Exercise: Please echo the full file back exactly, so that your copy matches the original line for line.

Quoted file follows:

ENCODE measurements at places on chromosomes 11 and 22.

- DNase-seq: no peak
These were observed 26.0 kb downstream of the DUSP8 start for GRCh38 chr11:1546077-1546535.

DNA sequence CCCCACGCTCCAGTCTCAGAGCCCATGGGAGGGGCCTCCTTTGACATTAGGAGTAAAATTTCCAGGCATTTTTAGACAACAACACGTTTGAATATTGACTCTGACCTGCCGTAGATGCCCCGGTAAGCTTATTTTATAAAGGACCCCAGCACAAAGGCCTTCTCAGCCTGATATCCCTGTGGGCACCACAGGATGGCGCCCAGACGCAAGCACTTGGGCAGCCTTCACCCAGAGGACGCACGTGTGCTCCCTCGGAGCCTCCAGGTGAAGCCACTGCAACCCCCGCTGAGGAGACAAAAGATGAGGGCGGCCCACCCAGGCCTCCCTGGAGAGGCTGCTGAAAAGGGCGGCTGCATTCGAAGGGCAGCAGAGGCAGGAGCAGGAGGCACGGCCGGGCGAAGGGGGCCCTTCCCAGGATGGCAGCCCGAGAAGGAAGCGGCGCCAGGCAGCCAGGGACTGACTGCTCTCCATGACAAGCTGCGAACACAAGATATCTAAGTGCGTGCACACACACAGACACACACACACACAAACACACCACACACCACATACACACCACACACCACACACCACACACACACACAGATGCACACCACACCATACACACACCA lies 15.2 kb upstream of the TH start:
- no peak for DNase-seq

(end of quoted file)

ENCODE measurements at places on chromosomes 11 and 22.

- DNase-seq: no peak
These were observed 26.0 kb downstream of the DUSP8 start for GRCh38 chr11:1546077-1546535.

DNA sequence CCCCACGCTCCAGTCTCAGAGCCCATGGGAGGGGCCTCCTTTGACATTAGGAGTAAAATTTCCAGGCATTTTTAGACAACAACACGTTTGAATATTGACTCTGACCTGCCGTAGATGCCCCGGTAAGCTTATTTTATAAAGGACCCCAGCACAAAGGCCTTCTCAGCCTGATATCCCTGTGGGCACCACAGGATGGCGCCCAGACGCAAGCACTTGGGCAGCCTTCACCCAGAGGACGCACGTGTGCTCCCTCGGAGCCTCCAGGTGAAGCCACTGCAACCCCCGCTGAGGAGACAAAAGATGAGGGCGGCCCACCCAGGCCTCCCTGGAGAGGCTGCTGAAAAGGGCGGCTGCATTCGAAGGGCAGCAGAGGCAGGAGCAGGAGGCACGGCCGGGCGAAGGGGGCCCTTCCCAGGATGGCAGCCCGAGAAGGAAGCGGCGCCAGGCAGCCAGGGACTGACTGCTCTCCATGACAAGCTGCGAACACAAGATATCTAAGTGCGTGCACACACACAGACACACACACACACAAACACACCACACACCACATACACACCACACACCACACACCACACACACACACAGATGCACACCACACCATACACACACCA lies 15.2 kb upstream of the TH start:
- no peak for DNase-seq